D4 THE JOURNAL-NEWS, TUESDAY, JANUARY 2, 1990 1 f ,wm i t i i Icicle pi ctcs up Auburn, wrecks " . 1 1 Ohio State 1 The Associated Press TAMPA, Fla. - Reggie Slack shrugged off a slow start to throw for three touchdowns and run for a fourth yesterday, helping ninth-ranked Auburn overcome an 11-point deficit and crush No. 21 Ohio State 31-14 in the Hall of Fame Bowl. Slack, intercepted twice in the first half, completed his last 12 passes, including an 11-yard touchdown to Greg Taylor just before halftime. He also had a 4-yard flip to the speedy receiver that gave the Tigers a 17-14 lead five minutes into the third quarter. The senior quarterback, criticized early in the season when Auburn was winning but not by lopsided margins, put the game away with a pair of fourth-quarter touchdowns one on a 5-yard run HALL OF FAME BOWL that capped a 16-play, 80-yard drive, the other on a 2-yard pass to Herbert Casey. Slack finished 16-for-22 for 141 yards and was voted the game's most valuable player. The victory was the sixth straight for Auburn (10-2), which silenced critics down the stretch and won 10 games for the third time in four seasons. Ohio State, which won six of its last seven regular-season games, finished 8-4. Slack completed his last three passes of the first half and all nine of his attempts for 67 yards after halftime. Auburn converted twice on third down and once on fourth during the 80-yard march the quarterback capped with his TD run on third-and-4. The drive consumed more than eight minutes and gave Auburn a 24-17 lead with 9:22 remaining. Stacy Danley, who rushed for 85 yards on 20 carries, set up Casey's TD reception with a 17-yard run after Ohio State failed to pick up a first down on a fake punt. The loss was Ohio State's worst in a postseason game since the 1978 Sugar Bowl, when Alabama beat the Buckeyes 35-6. Carlos Snow scored on a 1-yard run and Greg Frey threw a 9-yard TD pass to Brian Stableim to help the Big Ten's leading offense to a 14-3 lead before Auburn's defense, tops in the Southeastern Conference, stiffened. Ohio State threatened once in the second half but a drive that reached the Auburn 15 stalled when Quentin Riggins intercepted Frey's pass with less than three minutes to go- Frey, whose improved play was instrumental in Ohio State's turnaround from a 4-6-1 record in 1988, was 16-for-31 for 232 yards. Jeff Graham had five receptions for 103 yards, including a 68-yarder that set up the Buckeyes' first touchdown. Auburn, outgained 217 yards to 135 in the first half, pulled within 14-10 after Shayne Wasden returned a punt 34 yards to the Ohio State 33 late in the second quarter. Slack, who earlier wasted a 30-yard return by Wasden when he threw into triple coverage and was intercepted by Mark Pelini, threw two yards to James Joseph and completed a 20-yarder to Alexander Wright to set up Taylor's first TD. Ohio State's first-half touchdown drives covered 80 and 81 yards, the latter following a 19-yard field goal by Win Lyle that trimmed the Buckeyes' lead to 7-3 with 2:14 left in the opening period. Frey, who hit eight of 10 passes for 159 yards in the first half, fueled the 81-yard march with completions of 13 and 11 yards to Graham and a short flip to Snow that the junior running back turned into a 29-yard gain. Auburn 31, Ohio State 14 kick) Ohio SUM Auburn 7 7 0 014 3 7 7 1431 OSU Snow 1 run (O'Morrow kick) Auto Lyle 19 FQ OSU B. Stablein 9 pass from Frey (O'Morrow Aub Taylor 11 past from Slack (Lyle kick) Aub Taylor 4 past from Slack (LyK kick) -J. Aub Slack 5 run (Lyle kick)" , Aub Catty 3 pats torn Slack (Lytt kick) -v A 52,535. OSU a': First downs IS 21 Rushes-yards 3846 45-17 Patting 232 141 Return Yards 25 73 Comp-Att-Int 1641-1 10-234, Punts 741 Mia Fumbles-Lost 1-0 1 Penalties-Yards 5-33 2-15? Time of Possession 28:13 31:47; .... I INDIVIDUAL STATISTICS RUSHING OMo State, S.Graham 12-53, Booed 13-42, Frey 8-(mlnus 28), Lee 2-0, Dumat 1-mtnut 1)3 Auburn, Danley 204)5, Wltiams 1046, Joseph 7-43? Strong 2-7, A.Wright 1-4, Slack Mmtnus 14). " PASSING Ohio State, Fray 16-31-1-232. Au bum, Slack 16-22-2-141, Mcintosh 0-1-04). . J RECEIVING Ohio State, J.Graham 5-103. OJveJ 4-55, Snow 3-30, Pakner 1-25, B. Stable 1-9, Let 1-J 5. S.Graham 1-5. Auburn, A.Wright 4-59, Taylor 4-33a Joseph 3-20, Casey 2-15, Wasden 1-9, Danley 141 Cherry 1-(minus-3). 5 FIESTA BOWL Florida State 41, Nebraska 17 Nebraska 7 3 0 717 Florida St 0 21 20 041 Neb Gregory 9 pass from Gdowski (Barrios kick) FSU Anthony 14 pass from Willis (Andrews kick) Neb FG Drennan 39 FSU R.Johnson 5 pass from Willis (Andrews kick) FSU D.Carter 10 pass from Willis (Andrews kick) FSU Moore 1 run (kick failed) FSU R.Johnson 8 pass from Willis (Andrews kick) FSU Anthony 24 pass from Willis (Andrews kick) Neb Joseph 2 run (Barrios kick) A 73,953. First downs Rushes-yards Passing Return Yards Comp-Att-Int Punts Fumbles-Lost Penalties-Yards Time of Possession Neb 18 46-115 207 5 15-26-2 3-34 5-3 6-48 32:30 FSU 18 24-72 422 42 25-41-0 3-36 0-0 13-135 27:30 Florida St. takes air route to win The Associated Press TEMPE, Ariz. Peter Tom Willis threw for 422 yards and five touchdowns, both Fiesta Bowl records, as fifth-ranked Florida State routed No. 6 Nebraska 41-17 yesterday. The victory capped a 10-2 season for surging Florida State, which won its final 10 games. It was the worst overall loss for Nebraska since Oklahoma beat the Cornhuskers 38-7 in 1977. Nebraska used a blocked punt and a 2-yard touchdwn run by Mickey Joseph with 1:16 to play to avert its worst bowl defeat since losing 34-7 to Alabama in the 1967 Sugar Bowl. The Cornhuskers, who haven't won a New Year's Day game since the 1987 Sugar Bowl, are 0-4 in the Fiesta. They lost 31-28 to the Seminoles in 1988, when Danny McManus threw for a then-record 375 yards and three TDs. Willis, named the game's most valuable player, did even better. He finished 25-for-40 after completing 15 of 21 passes for 250 yards in the first half. He was 12 of 14 for 210 yards and three touchdowns in the second quarter alone as the Seminoles led 21-10 at half-time. Willis, a fifth-year senior who threw for a school-record 3,124 yards this season, put Florida State ahead to stay at 14-10 on a 5-yard pass to Reggie Johnson with 6:55 remaining in the second quarter. It came three plays after Chris Drennan missed a 49-yard field goal. Drennan had given Nebraska a 10-7 lead on a 39-yarder six minutes earlier. Willis hit Terry Anthony on a 14-yard scoring pass 1:18 into the second quarter and found Dexter Carter on a 10-yarder 24 seconds before halftime. Paul Moore's 1-yard plunge in the third quarter put the Seminoles up 27-10 before John Davis' blocked punt set up Willis' 8-yard TD pass to Johnson 2:32 later. Willis' fifth touchdown pass, a 24-yarder to Anthony with two seconds remaining in the third quarter, made it 41-10. The Cornhuskers led 7-0 on Gerry Gdowski's 9-yard TD pass to Morgan Gregory 3:41 into the game before a crowd of 73,953 at 74,865-seat Sun Devil Stadium. Gdowski was 13-for-23 for 154 yards with two interceptions. He had just two interceptions during the regular season, none in his last 92 passes. Nebraska, which made only two turnovers in its last three regular-season game, had five yesterday, including three in the first half. The Cornhuskers were held to 322 yards total offense 115 of it rushing. They led the nation in rushing this season with a 375.3-yard average. Florida State finished with 494 yards total offense. INDIVIDUAL STATISTICS RUSHING Nebraska. Clark 16-66, Flowers 4-25, Carpenter 3-6, Rogers 4-3, Bell 1-2, Gdowski 12-1, Hughes 1 -(minus 2), Joseph 44minus 2), Washington 1 -(minus 4). Florida St., D Carter 13-72. Lee 2-6. Bennett 3-3, Moore 4-3, Dawsey 1 -(minus 4), Willis 1-(minus 8). PASSING Nebraska, Gdowski 13-23-2-154. Stigge 1-1-0-41, Joseph 1-2-0-12. Florida St., Willis 25-40-0-422, Wekton 0-1-0-0. RECEIVING Nebraska, Gregory 4-67, Bell 3-46, Bostick 3-27, Carpenter 24), Dowse 1-41, Garrett 1-15, Hughes 1-5. Florida St., Anthony 6-88, Lewis 5-106. Dawsey 4-66. D.Carter 3-47, R.Johnson 3-27, Baker 2-49, Bennett 1-30. Lee 1-9. MISSED FIELD GOALS Florida St., Mason 37, Andrews 39. Nebraska, Drennan 49. Att - CITRUS DOWL George passes lllini to victory Associated Press Tennessee running back Chuck Webb rambles aound right end for 35 yards against Arkansas yesterday in the Cotton Bowl. Webb runs for 250 yards, powers Tennessee, 31-27 The Associated Press DALLAS Chuck Webb gained 250 yards and scored two touchdowns, including a 78-yard run to ignite No. 8 Tennessee to its 600th collegiate victory, 31-27 over 10th-ranked Arkansas in the Cotton Bowl yesterday. Tennessee, 11-1, became the 10th school to reach the 600-victory milestone. Arkansas finished the year 10-2 as it lost its second straight Cotton Bowl. Webb's rushing total on 26 carries was second best in Cotton Bowl history, trailing only the 265 yards by Rice's Dicky Maegle against Alabama in 1954. Arkansas, which trailed 24-6 in the third quarter, battled to the very end. Quinn Grovey threw a 67-yard scoring pass to tight end Billy Winston, who fumbled the ball at the 3 and then recovered in the end zone with 1:25 to play. But Tennessee clinched the game when Alvin Harper recovered the Hogs' onside kick at the Arkansas 48. Tennessee's Andy Kelly threw two touchdown passes, including an 84-yarder, and freshman Carl Pickens helped turn the game around late in the second quarter with an interception. With Tennessee trailing 6-3, Pickens intercepted Grovey's pass in the end zone and returned the ball to the 13-yard line. COTTON DOWL Two plays later, Kelly found Anthony Morgan alone behind the Arkansas secondary for the 84-yard TD pass, longest in Tennessee's 30-year bowl history and second longest in the 54 years of the Cotton Bowl. Tennessee struck again on a 70-yard drive highlighted by Webb's runs of 15 and 36 yards before he scored from the 1-yard line for a 17-6 halftime lead. A 1-yard pass to Greg Amsler staked the Vols to their 24-6 third-period lead. Webb's spectacular 78-yard scoring run, third longest in Cotton Bowl history, came after James Rouse had scored on a 1-yard run for Arkansas in the third period. Barry Foster's 1-yard TD run early in the fourth period narrowed Arkansas' deficit to 31-21. However, linebacker Kacy Rodgers stopped Foster for no gain on fourth-and-1 at the Tennessee 10 with 8:29 to play. Arkansas was thwarted again with 2:40 to play when it drove to the Tennessee 27 and Todd Wright missed a 44-yard field goal. The Vols, tri-champions of the Southeastern Conference along with Auburn and Alabama, opened the scoring on Greg Burke's 23-yard field goal. Arkansas, the Southwest Conference champions, stormed 56 yards behind Grovey to take a 6-3 lead on Foster's 1-yard run. The extra point failed when holder Gary Adams bobbled the low snap. Before Pickens' interception, the Razorbacks drove from their own 43 to the Tennessee 2-yard line behind Rouse, who tore off runs of nine, 12, 12, and 13 yards. Tennessee 31, Arkansas 27 Tennessee 3 14 14 031 Arkansas 6 0 7 1427 Ten FG Burke 23 Ark Foster 1 run (run failed) Ten Morgan 84 pass from Kelly (Burke kick) Ten Webb 1 run (Burke kick) Ten Amsler 1 pass from Kelly (Burke kick) Ark Rouse 1 run (Wright kick) Ten Webb 78 run (Burke kick) Ark Foster 1 run (Foster run) Ark B.Winston 67 pass from Grovey (pass failed) A 74,358. Illinois 31, Virginia 21 1 7 31 T 11 7 10 Virginia 0 7 IH Williams 15 past from George (Ng-gins kick) , Va Flnkelston 30 past from S. Moore (Mclnemey kick) IH Donovan 1 pass from George (Higgint . kick) la FG Higgint 34 " IK Griffith 3 run (Higgint kick) Va Wilson 2 run (Mclnemey kick) II Bellamy 24 past from George (Higgint kick) Va H.Moore 4 pass from S Moore (Md-nerneykick) A 60,016. HI Va First downs 29 18 r Rushes-yards 46-176 32-110 Passing 321 212 ;. Return Yards 50 17,. Comp-Att-Int 26-38-1 19-30-2 Punts 3-38 641 ' Fumbles-Lost 3-3 2-1 Penalties-Yards 4-35 6-40 Time of Possession 34:30 25:30 First downs Rushes-yards Passing Return Yards Comp-Att-Int Punts Fumbles-Lost Penalties-Yards Time of Possession Ten 16 38-320 150 39 Ark 31 72-361 207 19 9-23-2 12-22-1 5-39 3-44 0-0 4-36 22:17 3-2 3-20 37:43 INDIVIDUAL STATISTICS RUSHING Tennessee, Webb 26-250, Moore 1-36, Amsler 1-15, Poles 2-13, Thompson 3-12, Kelly 5-(minus 6). Arkansas, Rouse 22-134, Foster 22-103, E.Jackson 9-48, Grovey 9-34, Harshaw 8-31 , Russell 1- 6, Price 1-5. PASSING Tennessee, Kelly 9-23-2-150. Arkansas, Grovey 12-22-1-207, RECEIVING Tennessee, Morgan 2-96, Harper 2- 28, Reeves 1-17, Amsler 2-7, Woods 1-6, Pickens 1-(minus 3). Arkansas, Russell 7-105, B.Winston 4-94, Horton 1-8. The Associated Press ! ORLANDO, Fla. Jeff George passed for S212 yards and three touchdowns yesterday as llth-rankedj Illinois won its first postseason game in 26 years, 31-21 over Virginia in the Citrus Bowl. George, who completed 26 of 38 passes, hit four! straight for 71 yards to open the second half and sparkj an 84-yard scoring drive. It was culminated by Howard Griffith's 3-yard touchdown run that gave the lllini aj 24-7 lead. I Illinois, runner-up in the Big Ten, finished with r 10-2 record, los- "A I ing only to top-ranked Colorado and No. 3 Michigan. The victory snapped an Illi-n o i s bowl drought dating back to a 17-7 victory over Washington in the 1964 Rose Bowl. The lllini had lost four straight bowl games since then. Virginia, co-champion of the Atlantic Coast Conference along with Duke, lost for the first time in three postseason appearances and finished the year 10-3. Shawn Moore threw two touchdown passes and Marcus Wilson scored on a 2-yard run for the 15th-ranked Cavaliers, who had a six-game winning streak snapped. .'.'?..' The game started ominously for the Cavaliers when. Wilson fumbled the opening kickoff. Illinois' BflE Henkel recovered at the Virginia 36. u George needed five plays to get into the end zone, hitting Steve Williams with a 15-yard pass for a 70 lead. ,.. After Virginia tied the game 7-7, George drove the lllini 80 yards. His 68-yard pass to Mike Bellamy was the big play on the drive, which ended on a 1-yard scoring throw to reserve tight end Dan Donavon. zrj Bellamy caught a 24-yard TD pass from George lfi the fourth quarter as Illinois built a 31-14 edge with 12:58 left in the game. Two fumbles by Illinois freshman Steve Feagin' deep in Virginia territory stopped second-half drives one at the Cavaliers 13 and another at the 20. George, named the game's MVP, threw two toucjF down passes and Doug Higgins kicked a 34-yard field goal on the final play of the half as the lllini took a YtK 7 lead. Illinois dominated the half, piling up 216 yard$! compared to 110 for Virginia, while running off 18" more plays. Virginia, which averaged 216 yards a game rushing during the regular season, managed just 34 yards on the ground in the opening half . Virginia didn't capitalize on its first break of the game. Matt Woods recovered a fumble by Williams on a punt return at the Illinois 38 midway through the first period. The Cavaliers moved to the Illinois 8, but Moore was intercepted in the end zone by linebacker Darrick Brownlow. INDIVIDUAL STATISTICS RUSHING Illinois. Griffith 18-63, Feagin 10-54, Lester 6-17, Thomas 4-15, Bowlay-Williams 2-10, Bellamy 1-6, Shavers 2-4, Bel 1-2, George 2-(minus 27). Virginia, Klrby (-64, S.Moore 15-34, Wilson 8-10, Greggt 1-2. PASSING Illinois. George 26-38-1-321. Virginia, S. Moore 17-27-2-191, Bkindm 2-3-0-21. RECEIVING Illinois, Bellamy 8-166, Williams 4-45, Griffith 643. Donovan 2-1 1, Bell 2-12, Flnke 1-23, Hartley 1-9, Wax 14, Feagin 1-(minus-3). Virginia, H. Moon 56, Finkelston 349, Kirov 2-21, McGonnigal 2-17, Wilson 2-14, Cooke 1-14, Dooley 1-10, Steele 1-7, Greggs 1-6, Ryales 1-(mlnua 2). 1 NFL playoffs schedule Wild Card Sunday, Dec. 31 NFC Los Angeles Rams 21 , Philadelphia 7 AFC Pittsburgh 26, Houston 23 Divisional Playoffs Saturday, Jan. 6 AFC Buffalo at Cleveland, 12:30 p.m. NFC Minnesota at San Francisco, 4 p.m. Sunday, Jan. 7 NFC Los Angeles Rams at New York Giants, 12:30 p.m. AFC Pittsburgh at Denver, 4 p.m. Conference Championships Sunday, Jan. 14 Super Bowl XXIV Sunday, Jan. 28 At New Orleans 6 p.m. Giants have a chance to pay back Rams for big loss By Ernie Palladino Staff Writer EAST RUTHERFORD, N.J. -The anticipation of a week ago turned into a sense of purpose for two Giants moments after the Los Angeles Rams beat the Philadelphia Eagles 21-7 in Sunday's NFC wild-card playoff game. For a week, the Giants studied films of both the Rams and the Minnesota Vikings, their possible opponents for this Sunday's NFC semifinal at Giants Stadium. They can now narrow their focus to the Rams the team that blasted them 31-10 in the sunny warmth of Anaheim, Calif, in the 10th game of the season. If the Eagles would have won, the Giants would have played the RAMS-GIANTS SUNDAY, 12:30 P.M., CH. 2 Vikings because league rules prohibit two teams from the same division meeting in the playoffs before the conference championship game. Running back Maurice Carthon said revenge for the Giants' worst margin of defeat this year hasn't become a factor, despite the manhandling. Advancement to the NFC championship game against the winner of Saturday's Minnesota-San Francisco matchup provides plenty of motivation. Still, a big win Sunday wouldn't hurt, Carthon said. "They knocked us around when they beat us," Carthon said. "Beat us everywhere. That was the hardest loss we took since I've been here." The upcoming practices will no doubt be more focused and intense than last week's. "You go through the week and try to prepare for both teams," Carthon said. "But now we know who we're playing. Sure, it's better now. We can really prepare for them now." Center Bart Oates said the off week wasn't that hard, physically or mentally, even though the Giants were trying to prepare for two teams instead of one. "It just gave us a chance to go back to some fundamentals and relax," Oates said. "When you've been there 22, 23 weeks, it's nice to have a week off." The Giants, who finished the year 12-4, were out of the previous meeting with the Rams by the end of the first quarter. Oates thinks things could turn out quite differently in the wintry swirls of Giants Stadium. "I think we can beat them," he said. "They play a good, solid scheme defensively, there's no doubt about that. But we played bad out there. We didn't do anything well. We just have to go out and do it this time." The Rams did something against Philadelphia Sunday they didn't do against the Giants. They stopped scoring. After two quick touchdowns in the first quarter, Rams quarterback Jim Everett failed to opt hl fpam ntn tha onrl iina nnnln until the fourth quarter, after Greg Bell got them near the Eagles 10 with a 54-yard run. When the Giants met LA, the Rams took advantage of turnover!, Jim Everett's arm and loose pan coverage to roll up a 31-3 lead by the end of the third quarter. The Rams' failure to run away with the wild-card game gives Carthon no added optimism, though, Everett and his crew of receivers can strike at any time, as they showed against Philadelphia. "It doesn't work for us," he slid.' "They scored 31 points the last time, and they could do it again. They're a big-play team. This is the second or third time I watched them since then, and they can still cause a lot of problems."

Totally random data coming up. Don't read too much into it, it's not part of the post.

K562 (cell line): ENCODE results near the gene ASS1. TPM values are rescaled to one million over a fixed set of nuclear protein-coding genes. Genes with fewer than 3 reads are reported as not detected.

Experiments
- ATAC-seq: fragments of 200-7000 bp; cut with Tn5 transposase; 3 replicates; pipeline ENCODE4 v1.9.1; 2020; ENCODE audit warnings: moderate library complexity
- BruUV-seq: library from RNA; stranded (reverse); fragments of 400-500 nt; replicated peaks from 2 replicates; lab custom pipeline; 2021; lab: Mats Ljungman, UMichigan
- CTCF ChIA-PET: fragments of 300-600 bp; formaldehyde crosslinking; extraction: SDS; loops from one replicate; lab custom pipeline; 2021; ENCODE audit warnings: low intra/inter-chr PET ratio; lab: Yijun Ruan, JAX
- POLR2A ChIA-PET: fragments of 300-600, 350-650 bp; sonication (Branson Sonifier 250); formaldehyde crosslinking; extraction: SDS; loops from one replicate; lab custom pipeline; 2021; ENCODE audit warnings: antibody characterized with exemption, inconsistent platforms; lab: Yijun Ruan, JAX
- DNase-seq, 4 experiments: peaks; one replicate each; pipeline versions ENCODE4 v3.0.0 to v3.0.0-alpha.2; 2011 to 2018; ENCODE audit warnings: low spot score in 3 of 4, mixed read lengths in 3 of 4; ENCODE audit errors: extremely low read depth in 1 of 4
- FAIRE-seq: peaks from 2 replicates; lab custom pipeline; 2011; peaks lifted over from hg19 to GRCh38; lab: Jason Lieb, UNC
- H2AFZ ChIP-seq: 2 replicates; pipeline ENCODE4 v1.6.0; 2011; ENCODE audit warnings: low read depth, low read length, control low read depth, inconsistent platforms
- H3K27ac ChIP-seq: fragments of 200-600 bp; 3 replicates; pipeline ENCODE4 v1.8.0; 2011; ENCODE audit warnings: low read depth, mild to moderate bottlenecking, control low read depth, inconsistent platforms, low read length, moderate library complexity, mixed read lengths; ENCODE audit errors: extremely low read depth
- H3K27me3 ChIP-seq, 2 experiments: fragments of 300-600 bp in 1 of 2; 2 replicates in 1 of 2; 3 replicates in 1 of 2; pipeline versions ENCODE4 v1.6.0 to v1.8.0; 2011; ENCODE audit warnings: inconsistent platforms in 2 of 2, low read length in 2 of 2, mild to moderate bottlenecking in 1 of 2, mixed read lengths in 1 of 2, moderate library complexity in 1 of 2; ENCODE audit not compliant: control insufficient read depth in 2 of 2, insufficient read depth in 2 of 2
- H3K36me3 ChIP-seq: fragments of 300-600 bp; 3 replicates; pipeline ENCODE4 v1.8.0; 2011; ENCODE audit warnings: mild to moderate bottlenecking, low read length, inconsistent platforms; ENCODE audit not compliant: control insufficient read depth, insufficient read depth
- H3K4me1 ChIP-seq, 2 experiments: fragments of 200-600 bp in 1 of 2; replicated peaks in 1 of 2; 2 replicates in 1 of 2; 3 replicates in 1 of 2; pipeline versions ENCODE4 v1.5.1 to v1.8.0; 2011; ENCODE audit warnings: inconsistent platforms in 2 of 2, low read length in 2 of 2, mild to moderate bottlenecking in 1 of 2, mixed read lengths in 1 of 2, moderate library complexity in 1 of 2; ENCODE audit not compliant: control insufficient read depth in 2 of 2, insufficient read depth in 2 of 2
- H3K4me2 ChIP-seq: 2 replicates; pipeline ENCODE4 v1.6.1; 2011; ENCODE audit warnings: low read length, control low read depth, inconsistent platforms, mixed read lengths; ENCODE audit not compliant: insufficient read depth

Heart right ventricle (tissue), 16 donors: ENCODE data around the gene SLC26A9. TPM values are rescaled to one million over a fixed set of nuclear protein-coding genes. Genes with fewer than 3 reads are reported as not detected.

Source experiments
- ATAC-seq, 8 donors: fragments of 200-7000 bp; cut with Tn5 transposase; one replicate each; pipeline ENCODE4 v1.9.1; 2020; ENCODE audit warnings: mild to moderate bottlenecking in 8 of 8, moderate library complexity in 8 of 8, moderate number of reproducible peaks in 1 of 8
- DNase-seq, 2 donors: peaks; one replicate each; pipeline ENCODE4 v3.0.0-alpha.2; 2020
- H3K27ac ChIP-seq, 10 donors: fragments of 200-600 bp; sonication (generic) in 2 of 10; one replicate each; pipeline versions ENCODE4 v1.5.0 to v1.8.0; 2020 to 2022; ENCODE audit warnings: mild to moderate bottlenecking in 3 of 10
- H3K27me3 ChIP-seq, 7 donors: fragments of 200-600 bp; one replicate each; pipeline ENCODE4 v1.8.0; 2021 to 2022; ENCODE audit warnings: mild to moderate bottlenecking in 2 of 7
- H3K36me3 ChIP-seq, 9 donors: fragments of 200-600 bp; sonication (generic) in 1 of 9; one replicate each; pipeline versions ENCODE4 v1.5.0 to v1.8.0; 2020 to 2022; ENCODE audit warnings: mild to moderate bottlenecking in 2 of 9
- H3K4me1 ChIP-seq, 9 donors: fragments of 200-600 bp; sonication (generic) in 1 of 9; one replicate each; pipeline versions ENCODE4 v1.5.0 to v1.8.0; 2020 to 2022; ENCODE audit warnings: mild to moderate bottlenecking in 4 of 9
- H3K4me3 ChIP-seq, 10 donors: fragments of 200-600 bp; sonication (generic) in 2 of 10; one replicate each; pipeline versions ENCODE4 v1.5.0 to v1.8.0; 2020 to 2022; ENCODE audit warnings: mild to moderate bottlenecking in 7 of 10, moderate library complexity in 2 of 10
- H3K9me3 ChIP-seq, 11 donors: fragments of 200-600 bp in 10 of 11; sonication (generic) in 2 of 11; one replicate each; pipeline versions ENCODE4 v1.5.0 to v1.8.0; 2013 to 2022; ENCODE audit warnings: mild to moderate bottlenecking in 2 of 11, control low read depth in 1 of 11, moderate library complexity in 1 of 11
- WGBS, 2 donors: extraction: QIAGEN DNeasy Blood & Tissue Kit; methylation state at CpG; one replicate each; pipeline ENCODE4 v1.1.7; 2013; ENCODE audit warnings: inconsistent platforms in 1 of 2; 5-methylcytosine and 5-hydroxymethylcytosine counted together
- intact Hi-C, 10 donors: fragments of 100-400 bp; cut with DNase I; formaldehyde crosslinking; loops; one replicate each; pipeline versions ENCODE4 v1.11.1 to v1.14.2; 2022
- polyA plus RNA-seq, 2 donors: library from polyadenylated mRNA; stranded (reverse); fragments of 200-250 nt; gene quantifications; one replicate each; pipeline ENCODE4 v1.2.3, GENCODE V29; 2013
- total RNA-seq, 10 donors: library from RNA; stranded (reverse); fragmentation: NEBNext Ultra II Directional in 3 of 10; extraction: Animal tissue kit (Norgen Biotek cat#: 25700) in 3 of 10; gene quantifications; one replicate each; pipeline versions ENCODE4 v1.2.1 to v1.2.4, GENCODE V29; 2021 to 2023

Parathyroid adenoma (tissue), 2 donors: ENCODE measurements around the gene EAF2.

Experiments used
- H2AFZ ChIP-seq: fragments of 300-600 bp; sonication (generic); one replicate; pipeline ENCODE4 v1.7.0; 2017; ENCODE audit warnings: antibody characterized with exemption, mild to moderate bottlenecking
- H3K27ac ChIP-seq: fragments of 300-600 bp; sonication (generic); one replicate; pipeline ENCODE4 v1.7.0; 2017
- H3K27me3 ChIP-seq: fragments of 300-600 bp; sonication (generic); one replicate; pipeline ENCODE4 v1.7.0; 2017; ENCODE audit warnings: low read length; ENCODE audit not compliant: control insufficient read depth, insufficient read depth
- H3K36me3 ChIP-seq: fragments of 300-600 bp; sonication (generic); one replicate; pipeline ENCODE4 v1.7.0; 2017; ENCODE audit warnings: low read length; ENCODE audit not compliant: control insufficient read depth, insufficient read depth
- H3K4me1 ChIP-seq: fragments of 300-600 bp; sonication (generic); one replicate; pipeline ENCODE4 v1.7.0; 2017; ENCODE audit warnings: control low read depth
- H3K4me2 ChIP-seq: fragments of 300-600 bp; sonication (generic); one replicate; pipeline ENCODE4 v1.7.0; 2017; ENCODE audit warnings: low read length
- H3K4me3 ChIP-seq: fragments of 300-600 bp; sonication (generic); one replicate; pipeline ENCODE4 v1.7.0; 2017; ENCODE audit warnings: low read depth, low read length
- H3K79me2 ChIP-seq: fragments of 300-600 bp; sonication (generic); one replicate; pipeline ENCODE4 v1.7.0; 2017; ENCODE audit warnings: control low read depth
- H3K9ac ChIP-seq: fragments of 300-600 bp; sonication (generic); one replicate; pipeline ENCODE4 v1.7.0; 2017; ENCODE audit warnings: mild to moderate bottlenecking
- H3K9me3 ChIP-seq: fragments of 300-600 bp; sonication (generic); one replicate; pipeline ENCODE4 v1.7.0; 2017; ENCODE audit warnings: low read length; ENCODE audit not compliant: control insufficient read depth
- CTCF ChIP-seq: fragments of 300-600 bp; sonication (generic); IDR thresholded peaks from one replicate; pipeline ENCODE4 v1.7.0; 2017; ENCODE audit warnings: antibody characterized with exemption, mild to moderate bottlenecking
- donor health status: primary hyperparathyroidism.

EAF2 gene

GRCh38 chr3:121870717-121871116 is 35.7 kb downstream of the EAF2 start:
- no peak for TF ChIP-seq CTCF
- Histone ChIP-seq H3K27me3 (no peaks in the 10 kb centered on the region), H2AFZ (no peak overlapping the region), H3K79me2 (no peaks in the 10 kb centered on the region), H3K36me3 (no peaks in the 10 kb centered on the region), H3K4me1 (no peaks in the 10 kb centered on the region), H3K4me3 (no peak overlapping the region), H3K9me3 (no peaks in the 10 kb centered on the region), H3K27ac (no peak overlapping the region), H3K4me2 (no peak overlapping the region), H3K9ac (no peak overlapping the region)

Clipped articles people have found on this page

Get access to Newspapers.com

  • The largest online newspaper archive
  • 22,200+ newspapers from the 1700s–2000s
  • Millions of additional pages added every month

Publisher Extra® Newspapers

  • Exclusive licensed content from premium publishers like the The Journal News
  • Archives through last month
  • Continually updated

Try it free